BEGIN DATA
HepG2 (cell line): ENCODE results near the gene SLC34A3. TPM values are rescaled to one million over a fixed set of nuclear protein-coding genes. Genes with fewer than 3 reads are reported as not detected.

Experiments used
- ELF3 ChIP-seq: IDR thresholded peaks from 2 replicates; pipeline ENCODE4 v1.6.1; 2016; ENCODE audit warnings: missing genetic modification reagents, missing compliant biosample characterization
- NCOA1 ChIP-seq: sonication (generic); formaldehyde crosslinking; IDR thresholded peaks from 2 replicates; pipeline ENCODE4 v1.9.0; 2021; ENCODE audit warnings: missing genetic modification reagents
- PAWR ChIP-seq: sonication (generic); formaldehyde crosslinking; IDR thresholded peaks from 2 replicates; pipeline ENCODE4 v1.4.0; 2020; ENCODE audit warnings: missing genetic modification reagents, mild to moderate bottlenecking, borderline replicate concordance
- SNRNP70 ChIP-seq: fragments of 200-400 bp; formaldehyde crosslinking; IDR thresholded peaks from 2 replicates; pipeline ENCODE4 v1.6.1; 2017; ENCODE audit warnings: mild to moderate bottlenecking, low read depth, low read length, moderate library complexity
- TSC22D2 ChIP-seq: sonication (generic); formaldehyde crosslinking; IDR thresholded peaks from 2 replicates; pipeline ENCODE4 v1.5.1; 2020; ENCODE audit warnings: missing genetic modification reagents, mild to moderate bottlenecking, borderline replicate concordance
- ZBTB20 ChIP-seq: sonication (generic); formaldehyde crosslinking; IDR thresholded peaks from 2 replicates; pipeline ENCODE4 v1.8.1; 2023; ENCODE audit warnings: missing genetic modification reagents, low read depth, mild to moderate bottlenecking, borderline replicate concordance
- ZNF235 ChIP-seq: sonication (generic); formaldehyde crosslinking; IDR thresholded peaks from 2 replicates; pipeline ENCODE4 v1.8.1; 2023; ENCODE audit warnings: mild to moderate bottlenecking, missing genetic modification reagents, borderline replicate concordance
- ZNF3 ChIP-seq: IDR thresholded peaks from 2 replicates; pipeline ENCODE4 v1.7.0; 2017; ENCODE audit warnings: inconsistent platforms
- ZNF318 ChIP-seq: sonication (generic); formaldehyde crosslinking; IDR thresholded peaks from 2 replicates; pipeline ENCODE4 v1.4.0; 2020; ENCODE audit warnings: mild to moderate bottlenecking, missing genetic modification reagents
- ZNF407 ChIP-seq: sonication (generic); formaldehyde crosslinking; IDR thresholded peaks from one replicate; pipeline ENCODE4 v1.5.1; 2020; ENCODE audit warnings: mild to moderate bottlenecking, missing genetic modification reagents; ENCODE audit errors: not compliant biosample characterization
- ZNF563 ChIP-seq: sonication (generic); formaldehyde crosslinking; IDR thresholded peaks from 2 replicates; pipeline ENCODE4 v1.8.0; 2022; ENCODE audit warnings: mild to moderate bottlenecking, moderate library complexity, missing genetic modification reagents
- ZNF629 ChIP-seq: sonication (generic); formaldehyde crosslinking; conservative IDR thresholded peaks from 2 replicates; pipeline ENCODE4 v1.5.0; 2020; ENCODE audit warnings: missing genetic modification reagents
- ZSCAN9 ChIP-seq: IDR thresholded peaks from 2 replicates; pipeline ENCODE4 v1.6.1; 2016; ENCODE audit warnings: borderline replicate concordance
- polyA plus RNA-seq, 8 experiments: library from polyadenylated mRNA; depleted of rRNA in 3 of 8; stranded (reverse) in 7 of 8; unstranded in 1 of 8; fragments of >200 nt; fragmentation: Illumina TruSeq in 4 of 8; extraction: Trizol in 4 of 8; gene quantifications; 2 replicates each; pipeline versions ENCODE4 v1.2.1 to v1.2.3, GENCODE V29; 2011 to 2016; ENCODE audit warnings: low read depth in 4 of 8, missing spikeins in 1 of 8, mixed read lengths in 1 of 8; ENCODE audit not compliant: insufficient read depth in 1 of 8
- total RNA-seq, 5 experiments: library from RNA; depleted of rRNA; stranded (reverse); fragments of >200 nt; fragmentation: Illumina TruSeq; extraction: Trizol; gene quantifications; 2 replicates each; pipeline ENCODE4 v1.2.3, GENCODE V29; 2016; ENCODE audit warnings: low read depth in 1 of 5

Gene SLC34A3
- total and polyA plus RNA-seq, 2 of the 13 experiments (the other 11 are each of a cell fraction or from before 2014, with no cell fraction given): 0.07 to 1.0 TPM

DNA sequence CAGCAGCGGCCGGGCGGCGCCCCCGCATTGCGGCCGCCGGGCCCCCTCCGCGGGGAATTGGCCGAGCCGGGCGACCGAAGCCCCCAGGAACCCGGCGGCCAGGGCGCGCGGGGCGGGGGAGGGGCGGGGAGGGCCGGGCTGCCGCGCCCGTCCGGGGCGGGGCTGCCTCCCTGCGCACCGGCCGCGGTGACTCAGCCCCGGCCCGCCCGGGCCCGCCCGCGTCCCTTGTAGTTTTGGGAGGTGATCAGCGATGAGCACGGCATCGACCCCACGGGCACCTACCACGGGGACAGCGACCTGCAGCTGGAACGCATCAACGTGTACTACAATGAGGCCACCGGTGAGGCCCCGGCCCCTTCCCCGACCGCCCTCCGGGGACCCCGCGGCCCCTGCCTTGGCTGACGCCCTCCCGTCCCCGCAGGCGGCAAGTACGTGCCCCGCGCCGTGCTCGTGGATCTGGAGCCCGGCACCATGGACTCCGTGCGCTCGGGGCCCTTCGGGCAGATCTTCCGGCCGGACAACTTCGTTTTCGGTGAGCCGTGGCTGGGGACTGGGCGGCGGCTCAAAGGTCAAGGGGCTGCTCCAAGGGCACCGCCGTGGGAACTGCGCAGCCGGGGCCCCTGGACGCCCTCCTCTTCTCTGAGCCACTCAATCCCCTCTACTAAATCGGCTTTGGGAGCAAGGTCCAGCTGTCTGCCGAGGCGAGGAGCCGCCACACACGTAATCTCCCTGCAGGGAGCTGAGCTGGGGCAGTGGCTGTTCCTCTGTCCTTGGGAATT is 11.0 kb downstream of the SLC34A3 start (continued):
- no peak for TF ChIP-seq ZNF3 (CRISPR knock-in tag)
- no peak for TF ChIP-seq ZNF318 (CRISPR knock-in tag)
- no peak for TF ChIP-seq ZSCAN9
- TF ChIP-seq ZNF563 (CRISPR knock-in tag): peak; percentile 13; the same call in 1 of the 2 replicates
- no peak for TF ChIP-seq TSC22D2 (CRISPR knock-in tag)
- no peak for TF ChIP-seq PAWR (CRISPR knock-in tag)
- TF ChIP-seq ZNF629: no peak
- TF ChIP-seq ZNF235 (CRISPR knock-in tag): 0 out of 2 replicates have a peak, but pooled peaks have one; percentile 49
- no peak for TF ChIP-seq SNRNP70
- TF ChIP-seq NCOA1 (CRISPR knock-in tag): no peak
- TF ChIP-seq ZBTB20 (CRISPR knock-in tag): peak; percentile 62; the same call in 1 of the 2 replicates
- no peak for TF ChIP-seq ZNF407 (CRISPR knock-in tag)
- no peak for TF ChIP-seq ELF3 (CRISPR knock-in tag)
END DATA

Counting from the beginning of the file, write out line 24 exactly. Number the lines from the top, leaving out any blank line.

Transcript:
- TF ChIP-seq ZNF563 (CRISPR knock-in tag): peak; percentile 13; the same call in 1 of the 2 replicates